Thirty Years

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“Within us is a secret longing to remember the light, to step out of time in this dancing world. It’s where we began and where we return.” Jack Kornfield

Last night, I shared my story at AA for the first time. I don’t owe my sobriety to AA, however.  I was one of those people who have a hard time with the God thing and the jargon and the ‘my way or the highway’ mentality which sorta defined ‘The Program’ when I took my last drink 30 years ago.

No, rather I  dropped in and out over the years and began to reinvest in the program about three years ago.  The fact that I am an Alcoholic had, in fact, become a side note in my battle with Major Depressive Disorder, the underlying condition  I had medicated with alcohol.  Finally, ten years into sobriety, after all else had failed, I hit bottom,   diagnosed with psychotic depression and borderline personality disorder.  Sixteen years of  treatment consisted of  various psychopharmaceutical cocktails and weekly therapy.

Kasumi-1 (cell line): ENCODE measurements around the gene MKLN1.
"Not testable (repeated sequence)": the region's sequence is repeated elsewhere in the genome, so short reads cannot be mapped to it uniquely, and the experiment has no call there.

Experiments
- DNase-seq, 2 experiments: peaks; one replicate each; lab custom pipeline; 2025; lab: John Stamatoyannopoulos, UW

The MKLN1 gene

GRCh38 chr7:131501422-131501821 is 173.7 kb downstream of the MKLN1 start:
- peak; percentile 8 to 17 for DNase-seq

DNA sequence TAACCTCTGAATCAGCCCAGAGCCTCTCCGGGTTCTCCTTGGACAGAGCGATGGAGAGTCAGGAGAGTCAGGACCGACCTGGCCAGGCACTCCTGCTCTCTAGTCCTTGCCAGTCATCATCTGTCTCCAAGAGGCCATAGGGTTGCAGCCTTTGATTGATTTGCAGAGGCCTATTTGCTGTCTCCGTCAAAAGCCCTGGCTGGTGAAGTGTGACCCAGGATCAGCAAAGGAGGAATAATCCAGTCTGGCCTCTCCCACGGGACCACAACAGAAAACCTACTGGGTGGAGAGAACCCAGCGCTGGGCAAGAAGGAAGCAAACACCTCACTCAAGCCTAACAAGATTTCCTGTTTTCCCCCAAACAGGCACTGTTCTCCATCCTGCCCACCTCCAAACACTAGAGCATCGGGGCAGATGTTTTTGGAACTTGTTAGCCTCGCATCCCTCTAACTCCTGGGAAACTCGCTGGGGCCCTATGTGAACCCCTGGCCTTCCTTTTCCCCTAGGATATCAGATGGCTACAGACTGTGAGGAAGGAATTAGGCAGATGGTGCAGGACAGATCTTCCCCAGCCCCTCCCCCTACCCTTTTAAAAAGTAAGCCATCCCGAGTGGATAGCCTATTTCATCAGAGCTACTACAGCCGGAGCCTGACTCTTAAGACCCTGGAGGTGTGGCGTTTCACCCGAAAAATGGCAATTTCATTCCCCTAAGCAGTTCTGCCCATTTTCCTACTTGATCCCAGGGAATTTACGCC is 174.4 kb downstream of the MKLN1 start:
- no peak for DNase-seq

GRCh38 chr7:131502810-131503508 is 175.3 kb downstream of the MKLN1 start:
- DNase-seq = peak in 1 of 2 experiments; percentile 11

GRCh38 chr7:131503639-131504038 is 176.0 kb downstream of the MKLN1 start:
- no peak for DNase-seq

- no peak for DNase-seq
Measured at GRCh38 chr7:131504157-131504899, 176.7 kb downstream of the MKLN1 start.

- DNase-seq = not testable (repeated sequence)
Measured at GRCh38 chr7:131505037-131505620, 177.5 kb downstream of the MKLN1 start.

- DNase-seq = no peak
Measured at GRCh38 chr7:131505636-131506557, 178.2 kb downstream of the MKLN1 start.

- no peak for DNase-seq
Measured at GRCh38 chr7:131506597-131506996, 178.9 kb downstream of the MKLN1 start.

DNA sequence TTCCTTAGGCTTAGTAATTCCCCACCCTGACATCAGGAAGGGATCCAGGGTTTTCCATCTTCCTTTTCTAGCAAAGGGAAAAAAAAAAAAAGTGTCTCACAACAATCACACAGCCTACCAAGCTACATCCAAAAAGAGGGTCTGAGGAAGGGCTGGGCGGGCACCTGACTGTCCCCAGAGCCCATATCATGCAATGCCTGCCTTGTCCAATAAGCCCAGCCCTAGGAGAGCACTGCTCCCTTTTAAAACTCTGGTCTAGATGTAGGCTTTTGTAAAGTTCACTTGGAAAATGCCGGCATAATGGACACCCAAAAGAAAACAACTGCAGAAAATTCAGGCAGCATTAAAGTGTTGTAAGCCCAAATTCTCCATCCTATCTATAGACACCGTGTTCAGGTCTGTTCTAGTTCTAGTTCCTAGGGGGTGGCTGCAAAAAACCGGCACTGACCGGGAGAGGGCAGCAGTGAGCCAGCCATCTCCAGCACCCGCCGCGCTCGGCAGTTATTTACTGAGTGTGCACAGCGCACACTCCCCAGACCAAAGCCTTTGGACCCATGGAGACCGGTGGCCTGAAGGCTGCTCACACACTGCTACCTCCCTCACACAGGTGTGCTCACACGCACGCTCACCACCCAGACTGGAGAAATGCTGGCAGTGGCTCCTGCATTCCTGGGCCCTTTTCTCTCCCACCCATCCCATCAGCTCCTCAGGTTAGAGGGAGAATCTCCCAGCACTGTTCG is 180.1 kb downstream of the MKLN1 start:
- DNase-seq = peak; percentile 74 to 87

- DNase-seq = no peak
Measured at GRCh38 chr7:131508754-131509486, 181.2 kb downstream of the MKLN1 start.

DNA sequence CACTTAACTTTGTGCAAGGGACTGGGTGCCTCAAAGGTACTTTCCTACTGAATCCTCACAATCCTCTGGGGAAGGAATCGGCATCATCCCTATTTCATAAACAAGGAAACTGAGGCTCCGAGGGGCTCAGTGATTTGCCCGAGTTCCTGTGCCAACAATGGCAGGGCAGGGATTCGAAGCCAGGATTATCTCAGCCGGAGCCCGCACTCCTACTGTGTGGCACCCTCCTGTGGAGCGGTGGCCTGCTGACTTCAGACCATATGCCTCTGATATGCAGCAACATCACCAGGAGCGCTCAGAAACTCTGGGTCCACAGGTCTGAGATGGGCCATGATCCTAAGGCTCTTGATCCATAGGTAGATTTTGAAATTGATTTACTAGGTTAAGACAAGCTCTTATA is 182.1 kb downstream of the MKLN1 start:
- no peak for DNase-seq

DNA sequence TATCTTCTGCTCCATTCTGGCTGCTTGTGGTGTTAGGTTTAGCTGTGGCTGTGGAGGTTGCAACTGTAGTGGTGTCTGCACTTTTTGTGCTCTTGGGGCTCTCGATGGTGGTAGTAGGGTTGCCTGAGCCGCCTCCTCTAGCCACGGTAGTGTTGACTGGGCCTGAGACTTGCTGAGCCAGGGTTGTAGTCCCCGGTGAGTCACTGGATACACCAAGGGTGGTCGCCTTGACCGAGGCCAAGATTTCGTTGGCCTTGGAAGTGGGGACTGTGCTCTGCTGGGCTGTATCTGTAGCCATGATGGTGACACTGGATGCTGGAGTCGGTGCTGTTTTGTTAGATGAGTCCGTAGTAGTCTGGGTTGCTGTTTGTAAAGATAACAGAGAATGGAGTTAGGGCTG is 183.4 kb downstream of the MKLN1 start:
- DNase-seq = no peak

I spent those years researching alternative treatments (and writing about much of what I discovered here at Brainzaps) because , as the years went by, the side effects of the medication were so difficult to deal with: Cognitive problems with memory and complex thinking; inability to make decisions or follow through; uncharacteristic rages and an inability to control impulses. Weight gain. Dental problems. Stinging and watering eyes. Elevated white blood cell count, Elevated Cholesterol. Elevated blood sugar.

And the loss of job after job after job due to personality conflicts. Paranoia. Major anxiety attacks. Obsessive attachments to my view of how something should be written or edited.  An inability to compromise my integrity to mesh with corruption of principles of journalism.

Three years ago, I fired my psychiatrist, and began working with a therapist who practices integrative medicine and psychotherapy.  I participated in a life changing UCSF Clinical trial on Mindful Meditation for treatment resistant MDD.